Defensive freeze reaction in the brain helps to act better
15 August 2019 - Someone who initially “freeze” in a threatening situation can then shoot faster. This is the result of research among candidate police officers, who subsequently shot faster and more accurately during the tests. The research, conducted by brain scientists at Radboud University, was published in Scientific Reports in March. This finding supports the GALE technique which educates teachers and LGBTI activists to respond to fierce homophobia and transphobia.
Freeze, fight or flight
Police officers often have to make decisions under acute threat, which can adversely affect their performance. To decide in practice whether he or she is shooting, an agent must be able to switch appropriately between keeping a close eye on the situation and taking immediate action. Like any people, when police officers are confronted possible threat, they experience a “fight or flight” impulse, which is hard-wired in our lower brain. Commonly, such an impulse starts with a “freeze” during which the body becomes tense and stiffens.
The freeze experiment
Brain scientists from the Donders Institute of Radboud University (Netherlands) investigated how people decide to shoot, looking at defensive stiffening and fighting flight responses in the MRI scanner. In two independent MRI investigations, among civilians and candidate police officers, they showed that stiffening-related activations in the brain were a predictive factor for faster and more accurate shooting afterwards.
Stiffening was mapped by heartbeat delay, body immobility and brain activation in the so-called periaqueductal gray, an area in the midbrain where pain and defensive behavior are dealt with. The switch to active shooting was accompanied by rapid heart rate increase and activation in the prefrontal cortex, a brain area associated with perception of striking visual stimuli and expression of anxiety. These results provide the first evidence that defensive responses such as stiffening can have a supportive role in decision-making regarding action.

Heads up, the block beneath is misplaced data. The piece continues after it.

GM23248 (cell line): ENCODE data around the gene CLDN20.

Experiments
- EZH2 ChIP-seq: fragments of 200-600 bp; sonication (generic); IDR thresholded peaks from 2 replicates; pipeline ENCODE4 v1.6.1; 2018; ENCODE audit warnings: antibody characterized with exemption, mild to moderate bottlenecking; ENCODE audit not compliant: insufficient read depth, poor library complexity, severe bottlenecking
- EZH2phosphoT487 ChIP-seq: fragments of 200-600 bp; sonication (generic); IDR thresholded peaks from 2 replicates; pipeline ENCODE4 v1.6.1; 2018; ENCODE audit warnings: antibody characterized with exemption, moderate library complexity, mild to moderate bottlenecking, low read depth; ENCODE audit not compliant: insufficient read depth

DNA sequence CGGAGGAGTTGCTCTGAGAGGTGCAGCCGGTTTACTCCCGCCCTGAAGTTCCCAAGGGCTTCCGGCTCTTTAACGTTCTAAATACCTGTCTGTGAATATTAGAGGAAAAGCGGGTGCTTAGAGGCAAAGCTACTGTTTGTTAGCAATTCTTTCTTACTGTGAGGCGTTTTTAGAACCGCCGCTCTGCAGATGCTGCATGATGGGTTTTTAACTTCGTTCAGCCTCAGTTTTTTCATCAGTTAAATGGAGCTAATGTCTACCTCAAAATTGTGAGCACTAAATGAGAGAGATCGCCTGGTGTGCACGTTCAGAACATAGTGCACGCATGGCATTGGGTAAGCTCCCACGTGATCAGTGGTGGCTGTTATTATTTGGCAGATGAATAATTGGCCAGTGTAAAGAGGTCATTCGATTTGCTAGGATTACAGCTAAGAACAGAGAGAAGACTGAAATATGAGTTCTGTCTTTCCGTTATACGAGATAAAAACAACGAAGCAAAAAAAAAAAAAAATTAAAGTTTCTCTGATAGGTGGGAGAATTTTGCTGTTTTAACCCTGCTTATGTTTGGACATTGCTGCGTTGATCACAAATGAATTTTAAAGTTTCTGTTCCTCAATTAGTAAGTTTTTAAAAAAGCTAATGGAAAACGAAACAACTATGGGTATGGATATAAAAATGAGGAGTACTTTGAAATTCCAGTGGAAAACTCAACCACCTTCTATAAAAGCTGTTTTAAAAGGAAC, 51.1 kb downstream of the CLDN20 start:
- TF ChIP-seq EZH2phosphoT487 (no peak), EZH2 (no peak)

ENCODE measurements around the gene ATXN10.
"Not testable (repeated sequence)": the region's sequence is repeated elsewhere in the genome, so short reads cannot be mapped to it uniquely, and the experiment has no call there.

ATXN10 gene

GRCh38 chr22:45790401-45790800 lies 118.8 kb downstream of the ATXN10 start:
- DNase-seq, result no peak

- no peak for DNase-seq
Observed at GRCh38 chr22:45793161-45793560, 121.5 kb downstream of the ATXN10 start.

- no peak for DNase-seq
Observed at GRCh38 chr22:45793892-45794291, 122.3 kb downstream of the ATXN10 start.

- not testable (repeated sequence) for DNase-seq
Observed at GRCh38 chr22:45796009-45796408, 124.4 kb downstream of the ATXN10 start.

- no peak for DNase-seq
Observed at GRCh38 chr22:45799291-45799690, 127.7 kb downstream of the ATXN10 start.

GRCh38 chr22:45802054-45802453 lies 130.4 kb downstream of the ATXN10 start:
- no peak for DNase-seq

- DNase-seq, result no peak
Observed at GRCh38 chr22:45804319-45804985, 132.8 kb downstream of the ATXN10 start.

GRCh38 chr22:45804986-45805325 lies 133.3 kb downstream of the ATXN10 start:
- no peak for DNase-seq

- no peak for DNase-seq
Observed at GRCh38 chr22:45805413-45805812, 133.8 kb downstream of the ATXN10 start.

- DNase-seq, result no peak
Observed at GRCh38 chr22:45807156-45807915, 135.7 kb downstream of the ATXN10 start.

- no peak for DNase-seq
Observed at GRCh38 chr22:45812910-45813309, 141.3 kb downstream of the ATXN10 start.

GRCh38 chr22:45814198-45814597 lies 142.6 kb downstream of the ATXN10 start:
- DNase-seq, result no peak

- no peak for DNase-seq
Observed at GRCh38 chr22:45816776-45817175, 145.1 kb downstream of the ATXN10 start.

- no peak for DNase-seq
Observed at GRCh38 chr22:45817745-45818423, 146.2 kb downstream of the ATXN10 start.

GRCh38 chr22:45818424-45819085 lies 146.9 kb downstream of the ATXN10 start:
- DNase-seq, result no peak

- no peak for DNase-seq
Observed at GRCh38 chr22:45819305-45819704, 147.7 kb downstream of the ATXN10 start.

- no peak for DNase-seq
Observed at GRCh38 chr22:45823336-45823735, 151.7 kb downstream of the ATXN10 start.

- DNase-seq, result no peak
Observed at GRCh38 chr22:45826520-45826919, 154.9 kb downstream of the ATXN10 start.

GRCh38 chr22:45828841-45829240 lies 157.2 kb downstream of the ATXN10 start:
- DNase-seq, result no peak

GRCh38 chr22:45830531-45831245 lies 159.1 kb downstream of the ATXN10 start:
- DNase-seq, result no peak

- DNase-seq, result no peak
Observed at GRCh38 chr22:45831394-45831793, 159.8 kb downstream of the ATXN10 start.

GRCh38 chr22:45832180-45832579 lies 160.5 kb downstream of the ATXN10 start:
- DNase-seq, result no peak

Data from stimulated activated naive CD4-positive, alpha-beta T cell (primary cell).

GALE educating technology
In GALE trainings, participants learn to deconstruct how heteronormativity and phobia creates a “fight or flight” response in students as well as teachers. If unchecked, this negative impulse can become an more stable negative attitude, which in turn can result in negative behavior. Which in turn creates negative emotions again. GALE maintains that the negative impulse is the most basic element in this vicious circle, and that the cycle needs to be broken by acting on each link in the cycle. However, because the anger and fear emotions (fight or flight impulse) are at the basis of all following stages, it is imperative that teachers and activists learn to deal with these emotions themselves and educate phobic people on how to deal with them as well.
Participants in GALE trainings learn to recognize fight or flight impulses and to overcome them in themselves before responding to phobic comments. The next step is to help students to overcome their own discriminatory impulses. Only after students have been coached out of their negative emotions, a proper dialogue on values and norms becomes possible. The research on “freeze” responses shows that the theory behind the GALE trainings is a sound one.
Source: Radbout University Recharge